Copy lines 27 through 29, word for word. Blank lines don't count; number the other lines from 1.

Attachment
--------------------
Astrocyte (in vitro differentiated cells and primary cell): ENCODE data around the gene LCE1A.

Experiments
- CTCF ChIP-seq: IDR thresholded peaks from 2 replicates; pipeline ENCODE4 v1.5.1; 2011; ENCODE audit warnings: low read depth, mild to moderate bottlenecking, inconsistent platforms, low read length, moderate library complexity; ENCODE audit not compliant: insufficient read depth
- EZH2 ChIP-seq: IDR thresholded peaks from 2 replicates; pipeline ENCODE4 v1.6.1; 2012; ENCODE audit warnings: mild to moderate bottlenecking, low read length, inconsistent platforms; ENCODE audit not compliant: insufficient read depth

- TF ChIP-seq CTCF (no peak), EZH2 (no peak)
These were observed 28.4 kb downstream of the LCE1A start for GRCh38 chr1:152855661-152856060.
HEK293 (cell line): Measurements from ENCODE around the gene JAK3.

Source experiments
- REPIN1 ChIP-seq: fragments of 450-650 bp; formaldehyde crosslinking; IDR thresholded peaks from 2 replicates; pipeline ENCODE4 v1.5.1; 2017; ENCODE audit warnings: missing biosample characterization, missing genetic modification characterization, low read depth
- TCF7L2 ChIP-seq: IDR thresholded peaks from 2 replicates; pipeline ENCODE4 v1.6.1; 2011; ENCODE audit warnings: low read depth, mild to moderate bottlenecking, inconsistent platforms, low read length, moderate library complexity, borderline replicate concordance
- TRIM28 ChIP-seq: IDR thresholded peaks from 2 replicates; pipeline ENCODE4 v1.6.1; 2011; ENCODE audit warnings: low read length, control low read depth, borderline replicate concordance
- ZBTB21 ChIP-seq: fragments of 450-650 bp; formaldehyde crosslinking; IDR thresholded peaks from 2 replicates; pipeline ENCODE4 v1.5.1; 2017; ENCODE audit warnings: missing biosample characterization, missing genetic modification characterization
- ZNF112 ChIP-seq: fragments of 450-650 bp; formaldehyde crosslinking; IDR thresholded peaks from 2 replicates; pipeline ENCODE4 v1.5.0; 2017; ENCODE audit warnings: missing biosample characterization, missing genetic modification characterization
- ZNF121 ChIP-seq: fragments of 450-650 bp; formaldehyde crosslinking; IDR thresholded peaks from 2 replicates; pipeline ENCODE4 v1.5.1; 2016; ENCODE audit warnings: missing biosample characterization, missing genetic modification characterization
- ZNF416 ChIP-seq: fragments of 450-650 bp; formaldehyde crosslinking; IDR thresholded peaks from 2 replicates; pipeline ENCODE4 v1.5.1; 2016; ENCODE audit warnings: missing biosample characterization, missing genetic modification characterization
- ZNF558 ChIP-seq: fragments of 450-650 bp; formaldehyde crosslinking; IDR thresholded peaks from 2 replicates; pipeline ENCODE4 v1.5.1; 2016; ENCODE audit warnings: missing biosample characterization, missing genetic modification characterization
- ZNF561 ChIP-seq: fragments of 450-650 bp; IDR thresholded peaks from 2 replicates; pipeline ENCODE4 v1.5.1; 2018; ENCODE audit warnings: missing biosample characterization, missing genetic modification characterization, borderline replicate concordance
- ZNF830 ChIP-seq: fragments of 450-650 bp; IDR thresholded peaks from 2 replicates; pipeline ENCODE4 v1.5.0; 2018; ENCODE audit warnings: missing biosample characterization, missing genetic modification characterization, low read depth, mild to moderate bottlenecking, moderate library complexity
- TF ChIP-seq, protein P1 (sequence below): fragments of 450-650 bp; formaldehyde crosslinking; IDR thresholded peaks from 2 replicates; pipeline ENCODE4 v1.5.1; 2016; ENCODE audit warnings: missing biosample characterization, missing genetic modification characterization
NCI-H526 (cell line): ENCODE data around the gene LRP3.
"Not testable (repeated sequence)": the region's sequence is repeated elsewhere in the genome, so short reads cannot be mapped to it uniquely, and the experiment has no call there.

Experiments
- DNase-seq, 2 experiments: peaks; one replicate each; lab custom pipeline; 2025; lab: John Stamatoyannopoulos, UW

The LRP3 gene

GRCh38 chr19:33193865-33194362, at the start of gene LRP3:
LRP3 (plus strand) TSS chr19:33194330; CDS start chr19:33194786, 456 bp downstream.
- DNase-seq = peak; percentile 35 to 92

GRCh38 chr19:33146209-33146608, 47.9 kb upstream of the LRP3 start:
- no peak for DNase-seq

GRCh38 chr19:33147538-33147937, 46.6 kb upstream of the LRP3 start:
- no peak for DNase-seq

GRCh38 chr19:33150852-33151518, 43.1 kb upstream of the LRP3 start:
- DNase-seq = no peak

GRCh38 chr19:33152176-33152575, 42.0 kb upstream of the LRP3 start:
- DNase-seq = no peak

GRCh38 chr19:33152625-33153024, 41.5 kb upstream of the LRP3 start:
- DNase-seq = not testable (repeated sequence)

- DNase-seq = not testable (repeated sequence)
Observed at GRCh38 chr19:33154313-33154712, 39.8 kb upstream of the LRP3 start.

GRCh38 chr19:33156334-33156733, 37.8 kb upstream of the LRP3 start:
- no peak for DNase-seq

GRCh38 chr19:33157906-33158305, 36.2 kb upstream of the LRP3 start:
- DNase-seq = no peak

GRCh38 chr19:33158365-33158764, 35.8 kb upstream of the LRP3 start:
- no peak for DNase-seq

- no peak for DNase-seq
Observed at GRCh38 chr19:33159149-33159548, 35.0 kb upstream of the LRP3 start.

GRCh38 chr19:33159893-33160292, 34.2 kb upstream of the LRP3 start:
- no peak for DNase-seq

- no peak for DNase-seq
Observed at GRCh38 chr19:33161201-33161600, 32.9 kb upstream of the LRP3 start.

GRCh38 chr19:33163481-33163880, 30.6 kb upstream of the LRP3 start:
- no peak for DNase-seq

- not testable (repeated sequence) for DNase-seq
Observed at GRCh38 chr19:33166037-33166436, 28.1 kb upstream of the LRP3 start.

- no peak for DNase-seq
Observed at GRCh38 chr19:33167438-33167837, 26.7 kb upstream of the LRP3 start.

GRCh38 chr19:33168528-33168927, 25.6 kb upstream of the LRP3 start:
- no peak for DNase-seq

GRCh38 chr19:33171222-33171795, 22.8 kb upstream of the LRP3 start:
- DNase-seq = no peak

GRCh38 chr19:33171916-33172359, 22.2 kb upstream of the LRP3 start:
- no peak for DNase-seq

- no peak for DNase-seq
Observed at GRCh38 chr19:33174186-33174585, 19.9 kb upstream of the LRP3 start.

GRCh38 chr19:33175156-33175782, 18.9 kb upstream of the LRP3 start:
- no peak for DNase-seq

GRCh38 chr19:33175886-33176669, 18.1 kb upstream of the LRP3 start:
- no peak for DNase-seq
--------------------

- DNase-seq = peak; percentile 35 to 92

GRCh38 chr19:33146209-33146608, 47.9 kb upstream of the LRP3 start:
- no peak for DNase-seq